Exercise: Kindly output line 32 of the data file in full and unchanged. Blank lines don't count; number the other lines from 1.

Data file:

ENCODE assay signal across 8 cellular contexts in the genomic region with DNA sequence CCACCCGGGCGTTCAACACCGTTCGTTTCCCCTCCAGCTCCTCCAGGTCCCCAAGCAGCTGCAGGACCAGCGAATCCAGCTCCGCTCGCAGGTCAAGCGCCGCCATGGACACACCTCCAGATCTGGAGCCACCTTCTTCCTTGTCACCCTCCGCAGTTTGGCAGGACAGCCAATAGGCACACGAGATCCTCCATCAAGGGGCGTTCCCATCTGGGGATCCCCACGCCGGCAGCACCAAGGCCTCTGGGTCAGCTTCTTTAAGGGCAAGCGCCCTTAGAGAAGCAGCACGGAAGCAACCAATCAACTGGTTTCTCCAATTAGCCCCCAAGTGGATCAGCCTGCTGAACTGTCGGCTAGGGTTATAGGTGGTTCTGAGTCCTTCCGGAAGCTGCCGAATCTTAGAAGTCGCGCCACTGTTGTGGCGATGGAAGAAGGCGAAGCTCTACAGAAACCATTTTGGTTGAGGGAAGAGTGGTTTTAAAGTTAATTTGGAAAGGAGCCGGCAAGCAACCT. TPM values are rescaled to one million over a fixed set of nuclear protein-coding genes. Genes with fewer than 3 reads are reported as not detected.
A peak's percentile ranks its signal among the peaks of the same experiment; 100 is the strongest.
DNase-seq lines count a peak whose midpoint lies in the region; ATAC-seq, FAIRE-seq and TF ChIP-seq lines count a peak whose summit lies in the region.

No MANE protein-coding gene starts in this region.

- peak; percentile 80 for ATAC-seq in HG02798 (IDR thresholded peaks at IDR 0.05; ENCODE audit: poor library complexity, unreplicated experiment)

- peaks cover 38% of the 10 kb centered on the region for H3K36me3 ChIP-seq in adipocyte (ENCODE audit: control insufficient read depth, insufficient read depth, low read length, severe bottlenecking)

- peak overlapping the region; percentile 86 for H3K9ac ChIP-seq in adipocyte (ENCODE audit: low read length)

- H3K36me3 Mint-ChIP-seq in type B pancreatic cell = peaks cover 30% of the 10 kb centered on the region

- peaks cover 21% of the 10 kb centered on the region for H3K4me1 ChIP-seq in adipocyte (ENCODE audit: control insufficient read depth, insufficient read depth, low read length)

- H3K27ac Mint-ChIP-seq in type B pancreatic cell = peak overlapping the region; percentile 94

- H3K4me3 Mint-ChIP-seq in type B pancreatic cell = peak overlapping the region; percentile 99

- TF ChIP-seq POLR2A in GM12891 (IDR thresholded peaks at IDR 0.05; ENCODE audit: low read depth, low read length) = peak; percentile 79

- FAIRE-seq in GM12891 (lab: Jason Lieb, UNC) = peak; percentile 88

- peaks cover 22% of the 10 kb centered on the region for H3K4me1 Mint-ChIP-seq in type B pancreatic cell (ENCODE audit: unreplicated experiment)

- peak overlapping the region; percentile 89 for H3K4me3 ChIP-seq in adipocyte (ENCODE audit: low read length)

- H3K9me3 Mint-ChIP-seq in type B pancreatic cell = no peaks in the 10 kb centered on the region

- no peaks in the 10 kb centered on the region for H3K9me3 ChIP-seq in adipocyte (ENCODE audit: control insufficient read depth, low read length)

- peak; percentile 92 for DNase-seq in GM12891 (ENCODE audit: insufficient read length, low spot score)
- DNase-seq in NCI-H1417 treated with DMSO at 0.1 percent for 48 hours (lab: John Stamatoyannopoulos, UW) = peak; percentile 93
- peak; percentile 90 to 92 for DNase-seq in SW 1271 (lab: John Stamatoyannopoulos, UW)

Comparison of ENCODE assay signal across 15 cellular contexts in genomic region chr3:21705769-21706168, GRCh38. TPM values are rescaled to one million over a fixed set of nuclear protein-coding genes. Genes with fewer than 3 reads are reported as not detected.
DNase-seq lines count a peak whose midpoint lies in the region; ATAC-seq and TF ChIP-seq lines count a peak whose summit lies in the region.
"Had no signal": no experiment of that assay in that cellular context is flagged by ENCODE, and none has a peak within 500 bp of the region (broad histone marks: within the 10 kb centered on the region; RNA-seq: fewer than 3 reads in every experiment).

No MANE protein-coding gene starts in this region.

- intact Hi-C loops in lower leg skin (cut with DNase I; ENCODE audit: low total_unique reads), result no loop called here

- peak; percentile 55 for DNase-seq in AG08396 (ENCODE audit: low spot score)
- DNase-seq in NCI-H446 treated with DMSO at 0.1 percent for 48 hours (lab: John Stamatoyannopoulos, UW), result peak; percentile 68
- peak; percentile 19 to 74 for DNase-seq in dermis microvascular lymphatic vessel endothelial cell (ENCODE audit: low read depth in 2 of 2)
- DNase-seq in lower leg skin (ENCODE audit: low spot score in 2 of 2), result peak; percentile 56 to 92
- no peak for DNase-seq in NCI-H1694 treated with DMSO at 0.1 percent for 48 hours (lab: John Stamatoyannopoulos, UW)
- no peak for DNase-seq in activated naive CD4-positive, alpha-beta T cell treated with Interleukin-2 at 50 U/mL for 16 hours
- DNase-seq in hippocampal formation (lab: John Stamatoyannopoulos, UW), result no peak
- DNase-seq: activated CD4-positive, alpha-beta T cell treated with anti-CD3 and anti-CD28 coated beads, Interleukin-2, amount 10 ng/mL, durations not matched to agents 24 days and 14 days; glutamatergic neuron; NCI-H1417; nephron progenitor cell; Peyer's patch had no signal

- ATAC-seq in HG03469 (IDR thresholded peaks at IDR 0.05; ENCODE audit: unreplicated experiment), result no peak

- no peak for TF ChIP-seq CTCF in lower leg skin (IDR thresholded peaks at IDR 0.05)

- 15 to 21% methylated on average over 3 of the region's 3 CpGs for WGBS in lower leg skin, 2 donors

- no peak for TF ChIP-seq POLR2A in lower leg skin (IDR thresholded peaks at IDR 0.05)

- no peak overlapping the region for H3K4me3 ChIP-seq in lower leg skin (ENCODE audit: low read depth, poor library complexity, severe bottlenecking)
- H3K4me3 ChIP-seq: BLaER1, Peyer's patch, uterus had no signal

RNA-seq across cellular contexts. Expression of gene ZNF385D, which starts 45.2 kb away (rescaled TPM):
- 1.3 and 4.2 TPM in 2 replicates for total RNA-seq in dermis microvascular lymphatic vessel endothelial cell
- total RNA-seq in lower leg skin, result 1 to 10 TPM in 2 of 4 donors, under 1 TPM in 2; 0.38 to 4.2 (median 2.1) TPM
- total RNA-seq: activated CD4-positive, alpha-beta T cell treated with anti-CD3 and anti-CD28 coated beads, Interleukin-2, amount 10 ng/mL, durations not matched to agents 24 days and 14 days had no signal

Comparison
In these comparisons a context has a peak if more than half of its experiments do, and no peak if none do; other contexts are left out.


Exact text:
- DNase-seq in hippocampal formation (lab: John Stamatoyannopoulos, UW), result no peak